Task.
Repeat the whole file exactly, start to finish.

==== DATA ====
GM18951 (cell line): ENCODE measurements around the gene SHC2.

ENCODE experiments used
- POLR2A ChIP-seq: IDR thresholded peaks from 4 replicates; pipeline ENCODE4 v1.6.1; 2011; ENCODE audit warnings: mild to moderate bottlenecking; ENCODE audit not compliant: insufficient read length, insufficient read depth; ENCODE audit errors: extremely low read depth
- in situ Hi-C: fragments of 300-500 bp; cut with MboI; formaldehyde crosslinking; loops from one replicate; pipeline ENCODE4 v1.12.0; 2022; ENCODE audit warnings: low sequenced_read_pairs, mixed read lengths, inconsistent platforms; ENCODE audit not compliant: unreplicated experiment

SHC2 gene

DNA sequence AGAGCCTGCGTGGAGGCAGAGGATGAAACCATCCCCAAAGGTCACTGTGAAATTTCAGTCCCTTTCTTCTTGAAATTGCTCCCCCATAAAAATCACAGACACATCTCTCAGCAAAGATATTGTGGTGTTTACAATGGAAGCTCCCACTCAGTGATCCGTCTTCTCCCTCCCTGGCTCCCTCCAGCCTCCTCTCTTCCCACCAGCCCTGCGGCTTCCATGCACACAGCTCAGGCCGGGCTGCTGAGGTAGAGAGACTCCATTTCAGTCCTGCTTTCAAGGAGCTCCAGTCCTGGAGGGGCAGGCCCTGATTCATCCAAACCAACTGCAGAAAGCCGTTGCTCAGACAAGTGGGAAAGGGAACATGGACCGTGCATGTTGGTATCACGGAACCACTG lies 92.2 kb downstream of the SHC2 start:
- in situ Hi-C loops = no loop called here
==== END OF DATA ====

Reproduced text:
GM18951 (cell line): ENCODE measurements around the gene SHC2.

ENCODE experiments used
- POLR2A ChIP-seq: IDR thresholded peaks from 4 replicates; pipeline ENCODE4 v1.6.1; 2011; ENCODE audit warnings: mild to moderate bottlenecking; ENCODE audit not compliant: insufficient read length, insufficient read depth; ENCODE audit errors: extremely low read depth
- in situ Hi-C: fragments of 300-500 bp; cut with MboI; formaldehyde crosslinking; loops from one replicate; pipeline ENCODE4 v1.12.0; 2022; ENCODE audit warnings: low sequenced_read_pairs, mixed read lengths, inconsistent platforms; ENCODE audit not compliant: unreplicated experiment

SHC2 gene

DNA sequence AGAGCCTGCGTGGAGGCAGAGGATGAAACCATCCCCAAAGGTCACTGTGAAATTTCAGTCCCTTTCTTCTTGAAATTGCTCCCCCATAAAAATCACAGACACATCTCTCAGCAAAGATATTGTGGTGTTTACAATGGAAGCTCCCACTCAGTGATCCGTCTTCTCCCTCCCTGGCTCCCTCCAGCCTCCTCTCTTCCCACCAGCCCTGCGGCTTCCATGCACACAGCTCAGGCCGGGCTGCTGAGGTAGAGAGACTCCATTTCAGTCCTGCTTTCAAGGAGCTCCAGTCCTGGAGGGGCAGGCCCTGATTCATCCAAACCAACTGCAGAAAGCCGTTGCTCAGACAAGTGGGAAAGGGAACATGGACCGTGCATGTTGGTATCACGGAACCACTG lies 92.2 kb downstream of the SHC2 start:
- in situ Hi-C loops = no loop called here